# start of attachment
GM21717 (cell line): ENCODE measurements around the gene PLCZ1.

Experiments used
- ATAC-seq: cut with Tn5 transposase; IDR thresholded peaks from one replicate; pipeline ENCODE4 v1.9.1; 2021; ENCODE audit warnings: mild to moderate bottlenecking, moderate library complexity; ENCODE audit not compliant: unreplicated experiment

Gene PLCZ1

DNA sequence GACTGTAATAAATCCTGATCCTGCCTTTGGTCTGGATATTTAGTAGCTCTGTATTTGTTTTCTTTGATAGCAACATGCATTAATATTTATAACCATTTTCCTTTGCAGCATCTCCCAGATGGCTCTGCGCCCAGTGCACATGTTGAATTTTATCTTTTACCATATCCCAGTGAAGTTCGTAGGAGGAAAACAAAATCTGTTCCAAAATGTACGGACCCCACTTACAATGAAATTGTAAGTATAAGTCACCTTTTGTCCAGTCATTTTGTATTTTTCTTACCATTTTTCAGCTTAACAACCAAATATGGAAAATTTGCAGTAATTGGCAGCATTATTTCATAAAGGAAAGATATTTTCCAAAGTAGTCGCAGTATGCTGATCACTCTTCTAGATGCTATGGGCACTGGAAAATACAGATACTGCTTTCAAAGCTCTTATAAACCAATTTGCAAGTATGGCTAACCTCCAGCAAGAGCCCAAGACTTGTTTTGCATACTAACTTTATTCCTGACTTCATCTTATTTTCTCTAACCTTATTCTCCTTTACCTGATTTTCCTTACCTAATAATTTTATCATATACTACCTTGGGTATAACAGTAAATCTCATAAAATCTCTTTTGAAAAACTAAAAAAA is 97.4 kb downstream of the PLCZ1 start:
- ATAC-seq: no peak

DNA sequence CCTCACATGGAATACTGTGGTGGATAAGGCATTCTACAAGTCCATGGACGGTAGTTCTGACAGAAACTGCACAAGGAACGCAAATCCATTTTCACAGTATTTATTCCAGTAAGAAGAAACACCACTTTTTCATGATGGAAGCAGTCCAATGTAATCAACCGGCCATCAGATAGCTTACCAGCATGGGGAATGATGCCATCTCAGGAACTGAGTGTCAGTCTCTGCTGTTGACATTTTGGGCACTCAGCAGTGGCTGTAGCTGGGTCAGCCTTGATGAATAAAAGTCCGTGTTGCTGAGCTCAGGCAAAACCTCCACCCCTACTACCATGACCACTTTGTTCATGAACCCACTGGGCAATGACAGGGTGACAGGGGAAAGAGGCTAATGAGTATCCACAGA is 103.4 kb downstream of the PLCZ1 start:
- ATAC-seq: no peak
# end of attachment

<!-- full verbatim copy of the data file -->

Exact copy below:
GM21717 (cell line): ENCODE measurements around the gene PLCZ1.

Experiments used
- ATAC-seq: cut with Tn5 transposase; IDR thresholded peaks from one replicate; pipeline ENCODE4 v1.9.1; 2021; ENCODE audit warnings: mild to moderate bottlenecking, moderate library complexity; ENCODE audit not compliant: unreplicated experiment

Gene PLCZ1

DNA sequence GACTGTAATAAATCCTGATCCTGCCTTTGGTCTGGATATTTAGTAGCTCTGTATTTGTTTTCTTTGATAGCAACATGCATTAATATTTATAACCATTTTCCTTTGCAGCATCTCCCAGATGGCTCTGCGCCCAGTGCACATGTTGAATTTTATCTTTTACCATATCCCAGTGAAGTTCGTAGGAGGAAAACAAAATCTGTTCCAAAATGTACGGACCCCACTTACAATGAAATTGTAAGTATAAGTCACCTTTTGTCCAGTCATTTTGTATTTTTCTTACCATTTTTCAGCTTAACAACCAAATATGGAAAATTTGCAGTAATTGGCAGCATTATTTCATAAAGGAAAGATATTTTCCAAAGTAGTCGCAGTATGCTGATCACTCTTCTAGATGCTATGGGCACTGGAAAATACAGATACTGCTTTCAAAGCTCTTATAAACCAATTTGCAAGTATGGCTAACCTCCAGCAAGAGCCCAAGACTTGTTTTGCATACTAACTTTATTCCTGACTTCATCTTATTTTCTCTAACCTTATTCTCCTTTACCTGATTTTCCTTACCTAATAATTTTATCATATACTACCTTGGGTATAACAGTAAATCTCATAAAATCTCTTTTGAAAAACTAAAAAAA is 97.4 kb downstream of the PLCZ1 start:
- ATAC-seq: no peak

DNA sequence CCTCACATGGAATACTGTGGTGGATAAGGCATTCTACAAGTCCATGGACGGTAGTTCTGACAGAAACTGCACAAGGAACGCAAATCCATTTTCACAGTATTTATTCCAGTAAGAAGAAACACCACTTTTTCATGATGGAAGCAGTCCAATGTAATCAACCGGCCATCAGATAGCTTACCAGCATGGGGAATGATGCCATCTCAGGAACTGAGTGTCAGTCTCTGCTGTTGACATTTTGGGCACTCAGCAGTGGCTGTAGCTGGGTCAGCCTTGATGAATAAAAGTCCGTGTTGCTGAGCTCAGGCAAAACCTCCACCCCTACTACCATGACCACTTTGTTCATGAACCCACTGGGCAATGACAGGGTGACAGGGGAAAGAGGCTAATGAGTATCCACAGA is 103.4 kb downstream of the PLCZ1 start:
- ATAC-seq: no peak